Lessons learned from the clinical reappraisal study of the Composite International Diagnostic Interview with Latinos

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Abstract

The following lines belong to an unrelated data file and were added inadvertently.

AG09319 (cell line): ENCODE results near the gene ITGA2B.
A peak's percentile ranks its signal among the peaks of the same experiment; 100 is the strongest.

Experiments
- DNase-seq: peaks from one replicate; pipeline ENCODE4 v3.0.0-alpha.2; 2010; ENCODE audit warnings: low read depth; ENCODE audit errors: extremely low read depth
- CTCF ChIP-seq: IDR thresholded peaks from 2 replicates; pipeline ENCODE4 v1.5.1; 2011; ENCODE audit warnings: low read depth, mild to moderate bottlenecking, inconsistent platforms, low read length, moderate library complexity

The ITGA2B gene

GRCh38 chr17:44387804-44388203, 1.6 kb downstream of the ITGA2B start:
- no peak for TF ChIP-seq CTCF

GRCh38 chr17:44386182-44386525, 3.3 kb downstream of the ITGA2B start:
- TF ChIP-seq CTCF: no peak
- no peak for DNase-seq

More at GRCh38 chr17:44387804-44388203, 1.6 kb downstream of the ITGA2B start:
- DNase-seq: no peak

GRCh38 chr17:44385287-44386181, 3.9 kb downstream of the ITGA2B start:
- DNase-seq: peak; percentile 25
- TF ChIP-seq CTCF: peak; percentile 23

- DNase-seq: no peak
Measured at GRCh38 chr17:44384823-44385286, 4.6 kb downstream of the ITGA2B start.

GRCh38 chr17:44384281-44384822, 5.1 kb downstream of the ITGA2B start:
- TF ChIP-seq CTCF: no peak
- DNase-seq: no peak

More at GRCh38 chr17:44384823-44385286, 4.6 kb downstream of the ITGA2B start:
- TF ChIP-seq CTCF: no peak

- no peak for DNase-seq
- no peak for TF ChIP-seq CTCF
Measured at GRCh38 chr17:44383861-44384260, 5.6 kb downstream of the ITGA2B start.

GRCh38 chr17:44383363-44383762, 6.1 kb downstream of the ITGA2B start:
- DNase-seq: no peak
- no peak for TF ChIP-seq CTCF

Given recent adaptations of the World Health Organization's World Mental Health Composite International Diagnostic Interview (WMH-CIDI), new methodological studies are needed to evaluate the concordance of CIDI diagnoses with clinical diagnostic interviews. This paper summarizes lessons learned from a clinical reappraisal study done with US Latinos. We compare CIDI diagnoses with independent clinical diagnosis using the World Mental Health Structured Clinical Interview for DSM-IV (WMH-SCID 2000). Three sub-samples stratified by diagnostic status (CIDI positive, CIDI negative, or CIDI sub-threshold for a disorder) based on nine disorders were randomly selected for a telephone re-interview using the SCID. We calculated sensitivity, specificity, and weight-adjusted Cohen's kappa. Weighted 12 month prevalence estimates of the SCID are slightly higher than those of the CIDI for generalized anxiety disorder, alcohol abuse/dependence, and drug abuse/dependence. For Latinos, CIDI-SCID concordance at the aggregate disorder level is comparable, albeit lower, to other published reports. The CIDI does very well identifying negative cases and classifying disorders at the aggregate level. Good concordance was also found for major depressive episode and panic disorder. Yet, our data suggests that the CIDI presents problems for assessing post-traumatic stress disorder (PTSD) and generalized anxiety disorder (GAD). Recommendations on how to improve future versions of the CIDI for Latinos are offered. Copyright © 2009 John Wiley & Sons, Ltd.

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